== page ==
For instance, in the following example the CUSTOMERS table is parallelized, but the SALES table is not. The join and GROUP BY of the two tables includes many parallelized operations, but the full table scan of SALES is not parallelized and the tell-tale S->P tag shows that SALES rows are fed in serial into subsequent parallel operations:
SQL> ALTER TABLE customers PARALLEL(DEGREE 4);
SQL> ALTER TABLE sales NOPARALLEL ;
SQL> EXPLAIN PLAN FOR
2 SELECT /*+ ordered use_hash(c) */
3 cust_last_name, SUM (amount_sold)
4 FROM sales s JOIN customers c
5 USING (cust_id)
6 GROUP BY cust_last_name;
SQL> SELECT * FROM table (DBMS_XPLAN.display
(NULL, NULL, 'BASIC +PARALLEL'));
|2||PX SEND QC (RANDOM)||:TQ10002||Q1,02||P->S||QC (RAND)|
|3||HASH GROUP BY||Q1,02||PCWP|
|5||PX SEND HASH||:TQ10001||Q1,01||P->P||HASH|
|6||HASH GROUP BY||Q1,01||PCWP|
|10||PX SEND BROADCAST||:TQ10000||S->P||BROADCAST|
|12||HASH GROUP BY|
|13||TABLE ACCESS FULL||SALES|
|14||PX BLOCK ITERATOR||Q1,01||PCWC|
|15||TABLE ACCESS FULL||CUSTOMERS||Q1,01||PCWP|
A partially parallelized execution plan, such as the preceding one, can deliver the worst of both worlds: Elapsed time is not improved because the serial operation forms a bottleneck on overall execution. Nevertheless, the SQL ties up parallel server processes and might impact the performance of other concurrently executing SQL.
If we set a default degree of parallelism for the SALES table, the serial bottleneck disappears. The full scan of SALES is now performed in parallel, and the S->P bottleneck is replaced by the fully parallelized P->P operation:
|2||PX SEND QC (RANDOM)||:TQ10003||Q1,03||P->S|
|3||HASH GROUP BY||Q1,03||PCWP|
|5||PX SEND HASH||:TQ10002||Q1,02||P->P|
|6||HASH GROUP BY||Q1,02||PCWP|
|9||PX SEND BROADCAST||:TQ10001||P->P|
|11||HASH GROUP BY||Q1,01||PCWP|
|13||PX SEND HASH||:TQ10000||Q1,00||P->P|
|14||HASH GROUP BY||Q1,00||PCWP|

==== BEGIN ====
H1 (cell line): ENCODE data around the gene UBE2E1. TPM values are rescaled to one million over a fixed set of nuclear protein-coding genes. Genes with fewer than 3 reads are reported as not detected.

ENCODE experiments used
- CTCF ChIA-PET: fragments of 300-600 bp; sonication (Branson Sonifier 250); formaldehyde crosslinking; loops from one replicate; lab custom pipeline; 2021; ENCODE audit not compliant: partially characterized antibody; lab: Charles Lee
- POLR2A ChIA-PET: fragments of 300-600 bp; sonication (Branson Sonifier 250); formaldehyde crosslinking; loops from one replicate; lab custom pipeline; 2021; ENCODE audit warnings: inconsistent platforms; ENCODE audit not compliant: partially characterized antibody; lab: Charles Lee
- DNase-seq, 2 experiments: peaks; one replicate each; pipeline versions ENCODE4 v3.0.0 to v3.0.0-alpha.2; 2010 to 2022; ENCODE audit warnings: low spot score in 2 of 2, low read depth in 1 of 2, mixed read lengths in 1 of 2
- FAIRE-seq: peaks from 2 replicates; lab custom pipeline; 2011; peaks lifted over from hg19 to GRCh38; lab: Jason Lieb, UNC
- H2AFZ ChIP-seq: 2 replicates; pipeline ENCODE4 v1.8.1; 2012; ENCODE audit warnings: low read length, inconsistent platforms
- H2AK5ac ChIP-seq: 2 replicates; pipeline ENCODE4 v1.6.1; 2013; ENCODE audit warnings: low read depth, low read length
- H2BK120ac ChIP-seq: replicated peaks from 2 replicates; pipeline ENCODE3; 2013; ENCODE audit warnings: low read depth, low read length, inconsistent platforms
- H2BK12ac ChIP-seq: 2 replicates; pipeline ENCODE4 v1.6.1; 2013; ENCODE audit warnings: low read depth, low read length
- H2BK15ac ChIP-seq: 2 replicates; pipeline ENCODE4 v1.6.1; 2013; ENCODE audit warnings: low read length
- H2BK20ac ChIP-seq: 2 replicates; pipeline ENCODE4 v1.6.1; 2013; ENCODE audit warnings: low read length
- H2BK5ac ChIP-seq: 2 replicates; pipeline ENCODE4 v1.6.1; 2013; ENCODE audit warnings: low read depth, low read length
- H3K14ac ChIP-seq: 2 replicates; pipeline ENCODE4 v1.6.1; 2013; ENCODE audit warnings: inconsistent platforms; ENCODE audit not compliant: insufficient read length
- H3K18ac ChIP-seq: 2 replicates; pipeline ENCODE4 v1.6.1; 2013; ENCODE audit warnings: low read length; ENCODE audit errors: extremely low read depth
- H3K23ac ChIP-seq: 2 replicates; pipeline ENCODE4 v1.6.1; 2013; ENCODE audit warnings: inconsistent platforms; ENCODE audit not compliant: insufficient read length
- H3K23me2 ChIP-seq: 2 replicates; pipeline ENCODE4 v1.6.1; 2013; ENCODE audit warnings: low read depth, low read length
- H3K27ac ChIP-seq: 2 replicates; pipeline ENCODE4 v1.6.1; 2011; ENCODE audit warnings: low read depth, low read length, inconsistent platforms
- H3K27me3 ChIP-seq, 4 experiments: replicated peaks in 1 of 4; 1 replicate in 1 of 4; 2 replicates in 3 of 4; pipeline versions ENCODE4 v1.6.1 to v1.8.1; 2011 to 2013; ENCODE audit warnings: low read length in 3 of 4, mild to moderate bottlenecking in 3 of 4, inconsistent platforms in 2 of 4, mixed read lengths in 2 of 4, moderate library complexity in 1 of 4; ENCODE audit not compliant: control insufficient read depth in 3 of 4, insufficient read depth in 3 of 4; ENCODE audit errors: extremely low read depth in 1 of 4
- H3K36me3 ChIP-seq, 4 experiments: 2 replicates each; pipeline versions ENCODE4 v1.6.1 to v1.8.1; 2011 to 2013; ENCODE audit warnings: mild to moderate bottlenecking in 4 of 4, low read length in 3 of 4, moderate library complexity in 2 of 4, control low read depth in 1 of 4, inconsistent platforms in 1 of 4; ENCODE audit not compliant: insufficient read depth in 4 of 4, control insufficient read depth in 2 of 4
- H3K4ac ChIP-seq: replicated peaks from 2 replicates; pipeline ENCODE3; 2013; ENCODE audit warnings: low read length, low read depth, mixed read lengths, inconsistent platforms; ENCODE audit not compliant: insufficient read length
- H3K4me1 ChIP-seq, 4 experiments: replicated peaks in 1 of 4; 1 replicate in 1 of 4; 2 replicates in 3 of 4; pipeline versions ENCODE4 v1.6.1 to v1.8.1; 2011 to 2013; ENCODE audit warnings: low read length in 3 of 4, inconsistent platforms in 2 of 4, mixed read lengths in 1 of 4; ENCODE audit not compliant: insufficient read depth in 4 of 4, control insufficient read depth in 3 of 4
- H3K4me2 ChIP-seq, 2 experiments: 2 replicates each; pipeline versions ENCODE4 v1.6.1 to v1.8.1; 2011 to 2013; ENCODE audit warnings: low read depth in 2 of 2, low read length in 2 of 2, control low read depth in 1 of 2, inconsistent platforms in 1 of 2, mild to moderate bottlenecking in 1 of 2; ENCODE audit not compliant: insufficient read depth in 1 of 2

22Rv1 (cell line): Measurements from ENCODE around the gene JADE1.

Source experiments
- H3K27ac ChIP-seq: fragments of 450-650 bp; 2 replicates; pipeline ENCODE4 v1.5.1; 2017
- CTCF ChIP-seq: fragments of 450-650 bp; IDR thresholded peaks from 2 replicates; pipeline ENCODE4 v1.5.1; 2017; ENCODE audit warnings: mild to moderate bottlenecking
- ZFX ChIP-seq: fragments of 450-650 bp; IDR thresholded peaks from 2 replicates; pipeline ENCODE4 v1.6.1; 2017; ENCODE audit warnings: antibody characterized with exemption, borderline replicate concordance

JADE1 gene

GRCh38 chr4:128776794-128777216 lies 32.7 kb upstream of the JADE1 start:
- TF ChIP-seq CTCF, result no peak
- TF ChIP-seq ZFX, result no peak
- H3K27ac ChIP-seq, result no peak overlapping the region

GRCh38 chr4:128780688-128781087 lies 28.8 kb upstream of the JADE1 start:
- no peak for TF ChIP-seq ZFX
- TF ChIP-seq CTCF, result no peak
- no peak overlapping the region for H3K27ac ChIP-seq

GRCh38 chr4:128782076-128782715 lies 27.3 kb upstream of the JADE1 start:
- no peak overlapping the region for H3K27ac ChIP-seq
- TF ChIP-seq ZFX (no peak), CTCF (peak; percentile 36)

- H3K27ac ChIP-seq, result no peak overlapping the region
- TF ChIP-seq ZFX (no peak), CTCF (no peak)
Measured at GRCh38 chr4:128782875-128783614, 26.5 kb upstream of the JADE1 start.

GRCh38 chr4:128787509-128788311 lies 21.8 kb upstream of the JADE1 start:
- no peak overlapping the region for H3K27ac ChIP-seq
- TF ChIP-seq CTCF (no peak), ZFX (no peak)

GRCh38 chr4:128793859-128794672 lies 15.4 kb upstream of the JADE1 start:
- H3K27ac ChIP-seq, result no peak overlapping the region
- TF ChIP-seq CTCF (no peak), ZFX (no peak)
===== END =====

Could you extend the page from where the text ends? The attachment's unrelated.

|15||PX BLOCK ITERATOR||Q1,00||PCWC|
|16||TABLE ACCESS FULL||SALES||Q1,00||PCWP|
|17||PX BLOCK ITERATOR||Q1,02||PCWC|
|18||TABLE ACCESS FULL||CUSTOMERS||Q1,02||PCWP|
When optimizing a parallelized execution plan, ensure that all relevant steps are executed in parallel: The S->P tag in DBMS_XPLAN or PARALLEL_FROM_SERIAL in the PLAN_TABLE often indicates a serial bottleneck in an otherwise parallel plan.
Ensure that the requested DOP is realistic
We saw previously (in Figure 13-5, for instance), how increasing the DOP beyond the optimal level can place excessive load on the system without improving performance. In worst case scenarios, increasing the DOP beyond optimal can result in a reduction in query elapsed time as well. Therefore, setting an appropriate DOP is important both for the health of the database as a whole, and for the optimal performance of the query being parallelized.
Ensure that your requested or expected DOP is realistic; an overly-high DOP can result in excessive load on the database server without improving the SQL's performance.
Monitor the actual DOP
Your requested DOP might be optimal but not always achievable. When multiple parallelized queries contend for finite parallel execution resources, the DOP might be reduced, or the SQL statement might be run in serial mode.
We previously discussed how Oracle decides on the actual DOP; most importantly the parameters PARALLEL_MIN_PERCENT, PARALLEL_DEGREE_ POLICY, and PARALLEL_ADAPTIVE_MULTI_USER control how Oracle changes the DOP and whether a statement runs at reduced parallelism, terminates with error, or is deferred for later processing when insufficient resources exist to run the statement at the requested DOP.
Reductions in the DOP can result in disappointing performance for your parallel SQL. You should monitor query execution to see if such reductions in the DOP are actually occurring. We previously saw how we can use V$PQ_TQSTAT to measure the actual DOP and how we can use statistics in V$SYSTAT to measure parallel downgrades overall.
If you determine that downgraded parallelism is leading to disappointing performance, you might want to revisit your system resources (memory, IO bandwidth), scheduling of parallel SQLs, or revisit your server configuration. Possible options include